The Best Commentary on Isaiah Is Totally Free Right Now

49453“For many within the biblical field, the publication of yet another commentary seems about the last thing needed,” says Brevard Childs in the preface to his commentary on Isaiah. The author of Ecclesiastes would probably agree: “For the writing of books is endless” (12:12). This phrase haunts publishers in the night. But there are some books that truly transform your perspective—Childs’ commentary on Isaiah is one of them.

And it’s April’s free book of the month.

“Wherever the Spirit is not present, there is no great explanation possible.”

I spoke with Brevard on the phone near the end of his life. I asked him how he came up with his canonical approach—the interpretive method he is credited with inventing. Childs remarked that he didn’t really think of it as a method at all; instead, he thought of it as reading the Bible as it is today, informed by the rest of Scripture, the work of the Holy Spirit in his life, and the larger Christian community including scholarship. Childs then proceeded to say something that I will never forget: “Herein lies the secret of interpretation: . . . wherever the Spirit is not present, there is no great explanation possible.”

Later on, as I was working on The Resurrected Servant in Isaiah, I found Childs to be right. I couldn’t put his commentary down. Who reads a whole commentary? I read this one, front to back. Page by page, Childs unraveled God’s great story as told in the book of Isaiah: a message of calling, salvation, justice, and love—all wrapped up in a time of pain and turmoil for the original community. I saw how Isaiah’s message is rich, for its context and today. I realized how it informed the New Testament.

But Childs has a way of doing this without compromising the original meaning of the text. Application is natural for him, because he is reading Scripture like it is actually life-giving and informative. He wants to know God through it, and he shows us God in the process. Here is the rare combination of a scholar and someone who truly and deeply loves the church.

In his 1998 preface to his Isaiah commentary, Childs details three reasons why his project is so monumental (although he was far too humble to say it that way).

We need a fresh interpretive model—especially for Isaiah.

Childs remarks, “In the light of the exhaustive philological, historical, and text-critical research done on Isaiah . . . there is little need to rehearse once again many of the same issues. In my judgment, what is needed is a fresh interpretive model that does not get lost in methodological debates, and that proves to be illuminating in rendering a rich and coherent interpretation of the text as sacred scripture of both church and synagogue.”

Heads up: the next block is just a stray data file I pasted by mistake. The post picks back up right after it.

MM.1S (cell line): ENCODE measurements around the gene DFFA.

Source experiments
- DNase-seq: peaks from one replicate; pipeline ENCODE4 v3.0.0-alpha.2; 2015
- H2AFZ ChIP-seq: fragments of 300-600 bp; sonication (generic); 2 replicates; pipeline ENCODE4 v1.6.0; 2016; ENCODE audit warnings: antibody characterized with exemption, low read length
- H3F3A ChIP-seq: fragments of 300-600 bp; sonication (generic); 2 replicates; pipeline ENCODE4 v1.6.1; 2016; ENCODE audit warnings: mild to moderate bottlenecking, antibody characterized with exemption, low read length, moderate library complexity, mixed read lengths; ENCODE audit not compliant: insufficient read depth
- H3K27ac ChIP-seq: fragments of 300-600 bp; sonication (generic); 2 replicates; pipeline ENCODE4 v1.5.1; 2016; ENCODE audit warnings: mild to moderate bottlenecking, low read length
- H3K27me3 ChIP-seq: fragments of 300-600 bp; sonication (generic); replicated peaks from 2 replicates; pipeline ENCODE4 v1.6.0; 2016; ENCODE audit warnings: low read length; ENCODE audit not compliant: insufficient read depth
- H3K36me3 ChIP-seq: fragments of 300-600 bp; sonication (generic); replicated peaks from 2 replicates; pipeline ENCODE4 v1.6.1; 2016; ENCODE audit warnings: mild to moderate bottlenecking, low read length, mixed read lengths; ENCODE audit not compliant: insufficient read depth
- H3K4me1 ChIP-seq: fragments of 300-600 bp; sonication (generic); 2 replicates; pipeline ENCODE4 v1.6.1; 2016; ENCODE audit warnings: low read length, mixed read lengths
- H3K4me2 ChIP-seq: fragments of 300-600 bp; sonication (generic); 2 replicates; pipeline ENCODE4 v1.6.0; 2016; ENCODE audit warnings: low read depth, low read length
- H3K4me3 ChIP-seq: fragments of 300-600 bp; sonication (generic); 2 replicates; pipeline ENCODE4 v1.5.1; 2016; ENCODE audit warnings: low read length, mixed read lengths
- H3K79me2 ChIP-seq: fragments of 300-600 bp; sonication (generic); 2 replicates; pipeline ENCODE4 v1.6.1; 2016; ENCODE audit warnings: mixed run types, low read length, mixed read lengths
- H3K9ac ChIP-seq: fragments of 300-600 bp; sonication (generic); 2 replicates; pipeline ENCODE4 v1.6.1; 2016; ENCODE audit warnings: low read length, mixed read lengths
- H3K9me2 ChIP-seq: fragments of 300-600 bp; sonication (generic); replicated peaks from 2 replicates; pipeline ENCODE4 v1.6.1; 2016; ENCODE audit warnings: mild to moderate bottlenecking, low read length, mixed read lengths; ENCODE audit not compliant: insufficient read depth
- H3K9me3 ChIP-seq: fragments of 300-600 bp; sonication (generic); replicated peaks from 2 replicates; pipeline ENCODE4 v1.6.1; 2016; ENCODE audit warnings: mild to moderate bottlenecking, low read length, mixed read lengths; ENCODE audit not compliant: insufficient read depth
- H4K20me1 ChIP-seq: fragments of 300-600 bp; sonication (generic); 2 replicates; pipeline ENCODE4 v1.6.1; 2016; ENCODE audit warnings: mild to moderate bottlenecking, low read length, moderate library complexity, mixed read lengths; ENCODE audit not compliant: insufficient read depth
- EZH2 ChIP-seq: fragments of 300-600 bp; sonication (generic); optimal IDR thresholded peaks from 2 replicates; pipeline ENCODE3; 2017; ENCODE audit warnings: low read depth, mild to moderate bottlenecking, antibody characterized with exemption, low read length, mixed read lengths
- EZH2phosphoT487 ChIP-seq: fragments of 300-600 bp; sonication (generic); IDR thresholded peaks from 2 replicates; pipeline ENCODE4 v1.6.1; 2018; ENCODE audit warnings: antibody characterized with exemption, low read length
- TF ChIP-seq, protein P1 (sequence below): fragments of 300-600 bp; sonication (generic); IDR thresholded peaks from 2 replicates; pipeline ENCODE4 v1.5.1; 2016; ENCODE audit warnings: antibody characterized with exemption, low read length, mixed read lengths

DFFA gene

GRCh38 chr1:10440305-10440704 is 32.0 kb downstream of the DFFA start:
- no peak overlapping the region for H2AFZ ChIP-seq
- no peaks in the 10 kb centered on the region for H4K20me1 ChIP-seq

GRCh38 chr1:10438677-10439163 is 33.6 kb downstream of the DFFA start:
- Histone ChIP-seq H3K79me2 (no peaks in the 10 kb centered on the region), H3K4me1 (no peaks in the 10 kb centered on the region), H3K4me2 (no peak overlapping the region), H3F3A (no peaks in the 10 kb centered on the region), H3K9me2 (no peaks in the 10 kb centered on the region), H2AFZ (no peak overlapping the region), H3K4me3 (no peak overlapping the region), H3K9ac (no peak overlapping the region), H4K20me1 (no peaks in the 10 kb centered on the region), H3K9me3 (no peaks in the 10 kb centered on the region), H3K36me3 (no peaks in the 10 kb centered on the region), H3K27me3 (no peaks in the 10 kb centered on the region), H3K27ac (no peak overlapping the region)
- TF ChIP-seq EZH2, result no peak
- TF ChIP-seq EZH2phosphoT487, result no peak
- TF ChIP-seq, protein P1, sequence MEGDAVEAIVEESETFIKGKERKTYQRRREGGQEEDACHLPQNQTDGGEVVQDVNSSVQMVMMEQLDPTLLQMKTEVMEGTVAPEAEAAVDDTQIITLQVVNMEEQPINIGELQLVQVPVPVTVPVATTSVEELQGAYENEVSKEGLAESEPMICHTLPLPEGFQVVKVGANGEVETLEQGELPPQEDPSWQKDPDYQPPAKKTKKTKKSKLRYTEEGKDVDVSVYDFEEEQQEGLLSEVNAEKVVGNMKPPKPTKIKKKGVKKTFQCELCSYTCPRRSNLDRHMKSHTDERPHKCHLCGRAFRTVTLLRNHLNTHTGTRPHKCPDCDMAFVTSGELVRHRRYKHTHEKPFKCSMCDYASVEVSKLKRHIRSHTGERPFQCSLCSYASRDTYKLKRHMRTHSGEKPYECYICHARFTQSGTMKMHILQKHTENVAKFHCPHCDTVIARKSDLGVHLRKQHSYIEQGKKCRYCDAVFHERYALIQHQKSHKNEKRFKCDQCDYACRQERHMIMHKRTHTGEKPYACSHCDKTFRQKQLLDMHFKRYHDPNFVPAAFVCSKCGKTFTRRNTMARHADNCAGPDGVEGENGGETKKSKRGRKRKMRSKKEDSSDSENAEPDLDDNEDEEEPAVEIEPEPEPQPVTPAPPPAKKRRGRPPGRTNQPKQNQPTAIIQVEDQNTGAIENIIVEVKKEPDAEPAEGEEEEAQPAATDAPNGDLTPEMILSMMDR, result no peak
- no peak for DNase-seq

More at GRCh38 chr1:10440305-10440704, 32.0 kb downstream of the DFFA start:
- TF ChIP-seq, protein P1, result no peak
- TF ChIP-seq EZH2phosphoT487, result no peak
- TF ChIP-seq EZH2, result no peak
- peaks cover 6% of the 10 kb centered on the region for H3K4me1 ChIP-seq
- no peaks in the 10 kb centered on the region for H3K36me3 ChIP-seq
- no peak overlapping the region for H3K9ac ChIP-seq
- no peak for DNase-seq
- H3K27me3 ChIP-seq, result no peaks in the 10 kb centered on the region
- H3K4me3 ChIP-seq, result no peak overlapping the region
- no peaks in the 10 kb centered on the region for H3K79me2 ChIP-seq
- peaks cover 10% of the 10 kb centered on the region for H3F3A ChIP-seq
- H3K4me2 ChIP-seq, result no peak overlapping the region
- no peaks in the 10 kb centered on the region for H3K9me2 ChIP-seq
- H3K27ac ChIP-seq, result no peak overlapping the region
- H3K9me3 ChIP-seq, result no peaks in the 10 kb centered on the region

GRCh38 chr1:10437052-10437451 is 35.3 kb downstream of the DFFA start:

Isaiah is special and deserves special attention.

“The book of Isaiah,” Childs says, “presents a special challenge because of its length, complexity, and enduring importance for both Jews and Christians. The usual pattern of immediately dividing the book into at least two or three parts has had a deleterious effect on the interpretation of the whole. Even though many voices have expressed a similar concern . . . there have been no successful attempts to overcome the problem on the commentary level.”

Biblical theology should inform exegesis.

Childs remarks: “After having recently completed a lengthy project on biblical theology (1992), I am fully cognizant that its effect has been minimal on the field of biblical exegesis. Usually books on biblical theology have been relegated to a special subdiscipline, and thought to relate only to larger hermeneutical and theological concerns without any close relation to exegesis. Those engaged in biblical theology are often dismissed as ‘theologians,’ and not biblical interpreters. For my part, I have always considered biblical theology to be only an ancillary discipline that better serves in equipping the exegete for the real task of interpreting the biblical text itself.”

Childs continues, “Ever since I first began to teach the book of Isaiah in 1954, I have tried to keep abreast of the changing approaches to the book, which have moved through numerous stages of literary-critical, form-critical, redactional, and rhetorical analysis. I have learned much from each, yet I am also conscious that an eclectic mixing of methods does not offer a real solution. I also resist the practice of some immediately to characterize my approach as ‘canonical,’ since the label has only engendered major confusion. Frequently, I have had genuine difficulty in even recognizing those features that have been assumed by reviewers to be constitutive of my approach.”